Donner’s $199 Essential B1 Bass Synth just got a serious new firmware update. This apparent love child of a 303, a Casio, and a BeatStep now adds song mode and a performance-friendly feature called Live Random. But there are still a couple of catches that might have you looking elsewhere. Here’s a look.
Okay, first – I haven’t yet gotten to try the Donner bass synth, but I see why it’s been getting more attention. This cute little gadget is $199, with two-octave “silicon haptic pads,” saturation and tape delay onboard, MIDI I/O (so it doubles as a sequencer), and an onboard 303-style bass engine. It’s also got a USB C port and analog sync in and out.
Donner is a brand mostly known for cheap clones made in their factory and a corresponding large product base and sometimes confusing marketing – the product page for this one bizarrely lists specs for a digital piano in some error. I’ll also try not to snicker about the idea of a hardware manufacturer that does that which also has the name “Donner.” But the B1 is an outlier – it seems they did something original here.
Future Music did review this though oddly enough they got hung up on the looks and the fact that it doesn’t emulate the “303 workflow.” I think that kind of misses the point, as what this looks like is more a powerful step sequencer with a 303-ish bass engine inside, which is arguably, you know, a better idea.
No, the real issue is that as a 303 synth, this one is a bit lacking in sound – either the analog recreations or Roland’s ACB version sound more authentic. Then again, it seems like the 303 is an extra more than anything, and where you’d get creative is presumably with saturation and tape delay. (See videos below and judge for yourself.)
So what you do get is a simple acid sequencer, only with actually usable controls, modern features, and a two-octave keyboard, as in all the stuff early 1980s Roland left out because of the technology available at the time. The B1 already had substeps and a multi-pattern arpeggiator. It’s too bad it doesn’t have CV and gate, so analog fans will want to stick to the (excellent) Arturia BeatStep Pro and KeyStep Pro. But having another little sequencer handy is always welcome, especially one with a solid 303 emulation. Even Roland’s first-gen AIRA TB-3 worked decently well at that task, and it’s about time someone offer up a modern sequencer+303 at a budget price.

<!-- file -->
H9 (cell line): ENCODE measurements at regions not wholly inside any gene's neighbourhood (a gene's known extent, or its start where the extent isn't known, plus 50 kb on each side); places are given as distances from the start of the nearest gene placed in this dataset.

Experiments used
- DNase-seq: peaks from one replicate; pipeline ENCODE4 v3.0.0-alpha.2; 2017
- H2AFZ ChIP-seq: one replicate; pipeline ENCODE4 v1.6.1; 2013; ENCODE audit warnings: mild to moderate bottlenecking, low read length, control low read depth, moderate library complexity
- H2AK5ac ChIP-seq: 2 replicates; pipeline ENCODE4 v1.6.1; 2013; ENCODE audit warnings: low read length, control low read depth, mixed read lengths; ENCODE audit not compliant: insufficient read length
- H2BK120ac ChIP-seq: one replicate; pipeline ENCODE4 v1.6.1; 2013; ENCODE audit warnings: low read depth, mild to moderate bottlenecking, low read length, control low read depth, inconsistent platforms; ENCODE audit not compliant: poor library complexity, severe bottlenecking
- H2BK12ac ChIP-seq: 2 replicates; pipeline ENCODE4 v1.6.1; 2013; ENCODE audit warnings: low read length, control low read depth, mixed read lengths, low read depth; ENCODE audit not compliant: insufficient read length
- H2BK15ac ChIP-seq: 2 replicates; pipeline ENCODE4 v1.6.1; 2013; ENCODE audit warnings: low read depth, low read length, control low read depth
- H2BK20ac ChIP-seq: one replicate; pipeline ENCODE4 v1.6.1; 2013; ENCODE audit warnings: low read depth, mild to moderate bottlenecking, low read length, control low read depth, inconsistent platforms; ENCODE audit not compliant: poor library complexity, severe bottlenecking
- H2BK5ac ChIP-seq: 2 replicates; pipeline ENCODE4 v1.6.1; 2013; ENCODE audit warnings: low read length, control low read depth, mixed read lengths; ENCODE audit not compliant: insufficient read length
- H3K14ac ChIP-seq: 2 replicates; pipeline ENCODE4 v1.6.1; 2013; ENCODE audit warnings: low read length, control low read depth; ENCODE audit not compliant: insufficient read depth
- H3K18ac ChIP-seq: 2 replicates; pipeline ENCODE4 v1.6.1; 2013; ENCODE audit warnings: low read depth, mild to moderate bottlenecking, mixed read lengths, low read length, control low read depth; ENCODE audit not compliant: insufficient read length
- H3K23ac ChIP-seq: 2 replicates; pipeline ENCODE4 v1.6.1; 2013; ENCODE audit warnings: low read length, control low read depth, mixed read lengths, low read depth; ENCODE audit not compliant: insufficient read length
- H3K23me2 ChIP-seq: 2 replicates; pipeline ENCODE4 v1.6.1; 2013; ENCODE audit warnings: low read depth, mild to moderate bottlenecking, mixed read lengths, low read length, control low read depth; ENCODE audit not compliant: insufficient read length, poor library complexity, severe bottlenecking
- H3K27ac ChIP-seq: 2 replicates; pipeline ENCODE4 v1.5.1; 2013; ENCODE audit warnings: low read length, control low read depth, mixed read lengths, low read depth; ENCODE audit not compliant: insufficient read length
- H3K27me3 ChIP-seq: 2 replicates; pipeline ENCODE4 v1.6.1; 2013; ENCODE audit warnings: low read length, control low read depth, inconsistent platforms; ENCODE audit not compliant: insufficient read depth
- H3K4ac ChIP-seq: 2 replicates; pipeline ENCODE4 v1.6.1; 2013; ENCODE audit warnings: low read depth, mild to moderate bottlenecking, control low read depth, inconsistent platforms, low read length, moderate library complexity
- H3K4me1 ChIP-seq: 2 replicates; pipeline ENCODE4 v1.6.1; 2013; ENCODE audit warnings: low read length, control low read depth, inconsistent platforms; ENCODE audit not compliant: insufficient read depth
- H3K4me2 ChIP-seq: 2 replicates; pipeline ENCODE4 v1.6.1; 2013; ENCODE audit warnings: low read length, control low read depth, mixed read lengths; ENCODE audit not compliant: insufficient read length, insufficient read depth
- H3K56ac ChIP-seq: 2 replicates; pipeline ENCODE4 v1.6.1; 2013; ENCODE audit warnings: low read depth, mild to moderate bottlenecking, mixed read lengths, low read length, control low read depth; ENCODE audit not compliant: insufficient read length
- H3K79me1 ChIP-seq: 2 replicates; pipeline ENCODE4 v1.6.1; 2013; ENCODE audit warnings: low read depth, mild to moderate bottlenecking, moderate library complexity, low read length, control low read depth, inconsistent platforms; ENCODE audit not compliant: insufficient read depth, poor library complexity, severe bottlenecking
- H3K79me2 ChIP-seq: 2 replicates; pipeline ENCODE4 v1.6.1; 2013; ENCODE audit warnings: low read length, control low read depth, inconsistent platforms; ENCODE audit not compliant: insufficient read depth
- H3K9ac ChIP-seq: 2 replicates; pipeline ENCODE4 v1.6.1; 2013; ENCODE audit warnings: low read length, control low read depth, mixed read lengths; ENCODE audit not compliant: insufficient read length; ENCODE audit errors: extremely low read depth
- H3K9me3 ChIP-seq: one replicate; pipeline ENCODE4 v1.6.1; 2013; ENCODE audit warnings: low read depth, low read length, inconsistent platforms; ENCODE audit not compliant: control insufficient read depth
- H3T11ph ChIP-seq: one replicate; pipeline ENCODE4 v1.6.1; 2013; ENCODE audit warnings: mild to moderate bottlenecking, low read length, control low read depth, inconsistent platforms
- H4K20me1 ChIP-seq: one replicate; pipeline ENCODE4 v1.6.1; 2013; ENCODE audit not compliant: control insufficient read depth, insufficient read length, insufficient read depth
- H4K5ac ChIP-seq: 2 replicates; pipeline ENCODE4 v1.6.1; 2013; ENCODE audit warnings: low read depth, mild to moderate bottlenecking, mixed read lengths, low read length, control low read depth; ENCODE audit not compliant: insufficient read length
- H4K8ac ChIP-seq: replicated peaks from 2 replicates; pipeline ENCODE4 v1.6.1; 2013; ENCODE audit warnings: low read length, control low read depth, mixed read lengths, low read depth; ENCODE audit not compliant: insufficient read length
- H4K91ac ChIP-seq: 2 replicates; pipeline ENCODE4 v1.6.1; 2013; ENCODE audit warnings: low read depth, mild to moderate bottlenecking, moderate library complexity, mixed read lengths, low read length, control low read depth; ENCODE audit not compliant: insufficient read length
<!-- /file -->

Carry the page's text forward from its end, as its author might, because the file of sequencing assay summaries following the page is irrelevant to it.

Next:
And that’s where this week’s update comes in – Donner writes to let us know they released a fairly major update, called 1.01. If you’ve got one, you’ll need to first update the unit with what they call Donner Control:
And then you get various enhancements and fixes, plus two big new features. Previously, you had to switch patterns with the up and down arrow keys. Now, you can chain up to 16 patterns, which also means longer patterns of 16-256 steps. Here’s an explanation:
Live Random generates random patterns while playing – hit PLAY/STOP + REC/EDIT. It doesn’t operate with Song Mode on, but no worries there – either just randomize a 16-step pattern, or generate the patterns and then save them and chain them later.
Blank patterns generate note, gate length, ratchet (sub-step), slide, accent, and rest.
If you hit Live Random on an existing pattern, it randomizes gate length, ratchet, slide, and accent.
So I’m in – this is an instant $199 acid generator in hardware form, which is worth pointing out. And you could easily pair it with your favorite synth – 303 or otherwise. That first release seemed a little too crude to really take seriously, but this one now moves squarely (or saw-ly) onto the radar.
For my money, I’m sticking with the BeatStep Pro. It’s got a more advanced sequencer, and you get CV/gate for use with analog gear. (I also really love the KeyStep Pro, which works more effectively as a keyboard.) But this is worth mentioning for folks really wanting an acid maker sequencer.
Get the party going with this synth, because there ain’t no party like a Donner party! Uh… wait, too soon?
A few videos of folks who did already get a hands-on: